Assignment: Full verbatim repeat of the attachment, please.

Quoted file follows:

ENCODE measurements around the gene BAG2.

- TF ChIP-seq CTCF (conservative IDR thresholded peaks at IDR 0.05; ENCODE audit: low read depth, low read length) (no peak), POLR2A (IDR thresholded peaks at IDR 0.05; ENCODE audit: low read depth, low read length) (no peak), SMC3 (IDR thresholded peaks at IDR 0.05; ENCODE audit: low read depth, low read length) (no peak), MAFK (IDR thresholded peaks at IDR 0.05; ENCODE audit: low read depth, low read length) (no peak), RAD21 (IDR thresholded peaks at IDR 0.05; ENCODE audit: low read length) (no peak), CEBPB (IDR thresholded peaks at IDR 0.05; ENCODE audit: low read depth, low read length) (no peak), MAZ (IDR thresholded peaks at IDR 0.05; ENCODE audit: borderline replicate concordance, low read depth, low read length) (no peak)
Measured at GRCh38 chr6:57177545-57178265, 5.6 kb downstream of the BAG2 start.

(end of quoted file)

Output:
ENCODE measurements around the gene BAG2.

- TF ChIP-seq CTCF (conservative IDR thresholded peaks at IDR 0.05; ENCODE audit: low read depth, low read length) (no peak), POLR2A (IDR thresholded peaks at IDR 0.05; ENCODE audit: low read depth, low read length) (no peak), SMC3 (IDR thresholded peaks at IDR 0.05; ENCODE audit: low read depth, low read length) (no peak), MAFK (IDR thresholded peaks at IDR 0.05; ENCODE audit: low read depth, low read length) (no peak), RAD21 (IDR thresholded peaks at IDR 0.05; ENCODE audit: low read length) (no peak), CEBPB (IDR thresholded peaks at IDR 0.05; ENCODE audit: low read depth, low read length) (no peak), MAZ (IDR thresholded peaks at IDR 0.05; ENCODE audit: borderline replicate concordance, low read depth, low read length) (no peak)
Measured at GRCh38 chr6:57177545-57178265, 5.6 kb downstream of the BAG2 start.